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US monitoring money traffic between Russia, Turkey after Sochi talks: report

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Following a four-hour meeting between Turkish President Recep Tayyip Erdoğan and his Russian counterpart, Vladimir Putin, in Sochi last week, the US State Department has said they have been closely monitoring the money traffic between the two countries and have found no evidence of illegal Russian money in Turkey so far, the Bloomberg HT news website reported on Tuesday.

In a joint statement after the summit in Russia’s Sochi that pledged deeper economic cooperation, the two leaders on Friday stressed the key role of trusting relations between their countries for regional and international stability and promised to increase their cooperation in commerce and energy.

Payment in rubles will be a source of financial support for both Russia and Turkey, Erdoğan said on his return from talks with the Russian leader, adding that five Turkish banks have adopted Russia’s Mir payment card system.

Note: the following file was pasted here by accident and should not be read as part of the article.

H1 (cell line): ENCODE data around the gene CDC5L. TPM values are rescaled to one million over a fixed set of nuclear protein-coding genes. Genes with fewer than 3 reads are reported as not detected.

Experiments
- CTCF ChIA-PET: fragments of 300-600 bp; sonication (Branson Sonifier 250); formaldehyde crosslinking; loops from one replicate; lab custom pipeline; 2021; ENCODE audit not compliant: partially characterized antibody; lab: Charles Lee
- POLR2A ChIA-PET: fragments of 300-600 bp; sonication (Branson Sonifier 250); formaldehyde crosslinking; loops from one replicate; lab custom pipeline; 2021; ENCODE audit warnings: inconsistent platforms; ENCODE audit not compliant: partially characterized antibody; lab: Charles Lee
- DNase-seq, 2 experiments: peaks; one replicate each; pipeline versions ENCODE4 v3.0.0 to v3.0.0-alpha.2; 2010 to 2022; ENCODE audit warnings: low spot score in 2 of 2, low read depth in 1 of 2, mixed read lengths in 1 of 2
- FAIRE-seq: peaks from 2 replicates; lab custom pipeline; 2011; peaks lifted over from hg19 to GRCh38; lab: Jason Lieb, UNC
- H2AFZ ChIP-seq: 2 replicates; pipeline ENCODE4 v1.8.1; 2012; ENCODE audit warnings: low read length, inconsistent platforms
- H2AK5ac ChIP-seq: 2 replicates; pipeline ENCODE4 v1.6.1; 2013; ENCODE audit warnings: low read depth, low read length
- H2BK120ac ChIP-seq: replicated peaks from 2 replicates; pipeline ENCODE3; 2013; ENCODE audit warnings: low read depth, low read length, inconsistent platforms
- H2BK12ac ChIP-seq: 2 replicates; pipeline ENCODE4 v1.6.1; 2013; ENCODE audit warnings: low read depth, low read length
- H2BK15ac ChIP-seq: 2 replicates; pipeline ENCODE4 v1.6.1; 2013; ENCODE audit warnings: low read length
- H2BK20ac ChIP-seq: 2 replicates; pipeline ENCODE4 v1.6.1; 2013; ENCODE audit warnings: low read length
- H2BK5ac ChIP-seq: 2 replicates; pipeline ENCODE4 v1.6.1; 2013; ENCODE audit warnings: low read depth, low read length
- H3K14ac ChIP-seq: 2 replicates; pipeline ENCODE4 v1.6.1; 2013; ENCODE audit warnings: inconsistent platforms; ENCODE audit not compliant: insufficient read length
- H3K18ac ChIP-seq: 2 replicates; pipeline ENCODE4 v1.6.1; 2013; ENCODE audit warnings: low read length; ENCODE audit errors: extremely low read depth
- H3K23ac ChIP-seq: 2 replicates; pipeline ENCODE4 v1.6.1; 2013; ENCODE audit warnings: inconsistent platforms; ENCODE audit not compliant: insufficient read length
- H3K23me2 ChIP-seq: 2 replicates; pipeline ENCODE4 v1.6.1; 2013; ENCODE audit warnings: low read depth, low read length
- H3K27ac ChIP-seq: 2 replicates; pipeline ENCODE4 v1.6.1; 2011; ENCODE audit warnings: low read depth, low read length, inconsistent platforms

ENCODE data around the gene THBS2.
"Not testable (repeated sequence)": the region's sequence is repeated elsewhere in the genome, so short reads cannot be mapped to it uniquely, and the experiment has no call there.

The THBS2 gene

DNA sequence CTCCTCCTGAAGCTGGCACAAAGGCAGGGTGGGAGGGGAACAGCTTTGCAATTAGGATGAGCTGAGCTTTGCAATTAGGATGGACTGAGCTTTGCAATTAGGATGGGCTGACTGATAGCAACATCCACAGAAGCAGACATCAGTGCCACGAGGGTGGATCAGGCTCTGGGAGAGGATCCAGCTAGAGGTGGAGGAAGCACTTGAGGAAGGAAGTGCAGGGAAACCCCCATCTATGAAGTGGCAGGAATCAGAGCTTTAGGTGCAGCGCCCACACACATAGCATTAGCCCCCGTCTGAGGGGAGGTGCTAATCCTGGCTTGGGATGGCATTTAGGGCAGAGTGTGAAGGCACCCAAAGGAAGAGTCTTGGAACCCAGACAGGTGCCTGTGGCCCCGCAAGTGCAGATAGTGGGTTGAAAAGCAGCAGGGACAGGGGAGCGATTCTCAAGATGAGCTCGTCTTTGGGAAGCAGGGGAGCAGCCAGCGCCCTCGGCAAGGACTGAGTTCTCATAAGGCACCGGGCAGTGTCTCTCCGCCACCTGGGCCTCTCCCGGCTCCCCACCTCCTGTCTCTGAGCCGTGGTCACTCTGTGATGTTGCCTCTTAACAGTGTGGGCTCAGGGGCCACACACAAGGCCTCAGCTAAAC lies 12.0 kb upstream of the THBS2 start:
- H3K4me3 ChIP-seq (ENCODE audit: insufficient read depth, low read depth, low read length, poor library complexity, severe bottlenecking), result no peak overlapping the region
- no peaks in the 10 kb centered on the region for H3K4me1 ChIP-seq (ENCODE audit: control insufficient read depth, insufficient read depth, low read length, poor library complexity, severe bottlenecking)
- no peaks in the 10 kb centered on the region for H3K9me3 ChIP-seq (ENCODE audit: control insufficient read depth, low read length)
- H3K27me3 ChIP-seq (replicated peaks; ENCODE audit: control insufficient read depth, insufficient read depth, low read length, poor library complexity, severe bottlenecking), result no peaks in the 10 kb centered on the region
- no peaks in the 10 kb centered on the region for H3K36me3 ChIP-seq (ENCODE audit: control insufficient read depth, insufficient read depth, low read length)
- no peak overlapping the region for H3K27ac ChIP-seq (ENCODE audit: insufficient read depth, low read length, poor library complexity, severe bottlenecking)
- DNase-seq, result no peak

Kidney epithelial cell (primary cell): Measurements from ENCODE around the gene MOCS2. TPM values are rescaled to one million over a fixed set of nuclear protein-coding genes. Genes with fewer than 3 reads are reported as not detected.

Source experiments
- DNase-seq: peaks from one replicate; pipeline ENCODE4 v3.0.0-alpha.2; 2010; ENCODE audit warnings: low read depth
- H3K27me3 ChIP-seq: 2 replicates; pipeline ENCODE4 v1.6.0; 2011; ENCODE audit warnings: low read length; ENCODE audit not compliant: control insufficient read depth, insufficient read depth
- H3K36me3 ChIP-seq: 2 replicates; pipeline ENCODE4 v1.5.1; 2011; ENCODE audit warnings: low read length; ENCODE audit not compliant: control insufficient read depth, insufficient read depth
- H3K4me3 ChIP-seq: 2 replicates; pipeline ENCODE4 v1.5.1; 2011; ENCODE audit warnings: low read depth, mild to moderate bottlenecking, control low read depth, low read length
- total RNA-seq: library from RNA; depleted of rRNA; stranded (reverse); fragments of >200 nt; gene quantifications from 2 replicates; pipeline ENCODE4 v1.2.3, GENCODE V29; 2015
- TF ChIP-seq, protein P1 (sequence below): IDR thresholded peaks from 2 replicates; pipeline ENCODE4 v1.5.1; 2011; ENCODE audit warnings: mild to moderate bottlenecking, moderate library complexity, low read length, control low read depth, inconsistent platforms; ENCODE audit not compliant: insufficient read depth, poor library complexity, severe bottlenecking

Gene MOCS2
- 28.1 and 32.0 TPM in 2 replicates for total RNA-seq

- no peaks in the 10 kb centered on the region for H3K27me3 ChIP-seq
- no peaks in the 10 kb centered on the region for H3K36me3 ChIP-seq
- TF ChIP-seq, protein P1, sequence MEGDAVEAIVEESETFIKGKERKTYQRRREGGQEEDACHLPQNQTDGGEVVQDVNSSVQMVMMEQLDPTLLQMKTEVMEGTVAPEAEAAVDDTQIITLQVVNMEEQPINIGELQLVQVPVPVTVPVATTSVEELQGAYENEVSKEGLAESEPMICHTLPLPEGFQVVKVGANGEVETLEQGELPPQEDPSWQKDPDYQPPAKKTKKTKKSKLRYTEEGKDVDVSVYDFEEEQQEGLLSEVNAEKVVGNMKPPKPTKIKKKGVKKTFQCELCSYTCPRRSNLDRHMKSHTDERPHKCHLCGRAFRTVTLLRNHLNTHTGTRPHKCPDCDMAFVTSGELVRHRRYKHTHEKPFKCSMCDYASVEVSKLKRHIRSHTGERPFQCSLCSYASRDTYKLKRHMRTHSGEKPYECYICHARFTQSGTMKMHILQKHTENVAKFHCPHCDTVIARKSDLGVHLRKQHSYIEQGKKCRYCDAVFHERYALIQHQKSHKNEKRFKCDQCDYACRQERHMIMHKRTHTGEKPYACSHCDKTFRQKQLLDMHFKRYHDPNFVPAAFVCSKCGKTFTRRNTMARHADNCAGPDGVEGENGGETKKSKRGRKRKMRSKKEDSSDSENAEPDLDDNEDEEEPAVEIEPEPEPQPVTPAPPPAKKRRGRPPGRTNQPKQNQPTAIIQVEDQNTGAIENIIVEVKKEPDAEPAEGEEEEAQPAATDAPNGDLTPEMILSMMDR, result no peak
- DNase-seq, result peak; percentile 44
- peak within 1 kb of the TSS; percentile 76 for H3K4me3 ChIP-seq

The system, which enables Russians living in Turkey to make purchases using their credit or debit cards at a time when Visa and Mastercard have ceased operations in their home country, is feared by officials in the West that it might also be used to evade sanctions.

The first reaction from the US to Turkey’s new economic agreements with Russia came from the State Department, which responded in writing to Bloomberg HT’s questions regarding the leaders’ meeting in Sochi.

“Turkey has expressed strong support for Ukraine’s sovereignty and territorial integrity in the face of Russian aggression and President Erdogan has characterized Russia’s aggression as ‘unacceptable’,” the department said in a statement.

Noting that they had called on Turkey not to become a safe haven for illegal Russian assets or transactions, the department added, “We’re watching the data carefully, and so far, it seems there is no evidence of any pattern of illicit Russian money in Turkey.”

Western countries are increasingly concerned about growing ties between Turkey and Russia, heightening the possibility of punitive action against the NATO member state if it assists Russia in avoiding sanctions, Financial Times (FT) said in a report following the leaders’ meeting.

Western nations could ask their banks and companies to leave Turkey if Erdoğan follows through on the plans he announced on Friday, FT cited a senior official as saying.

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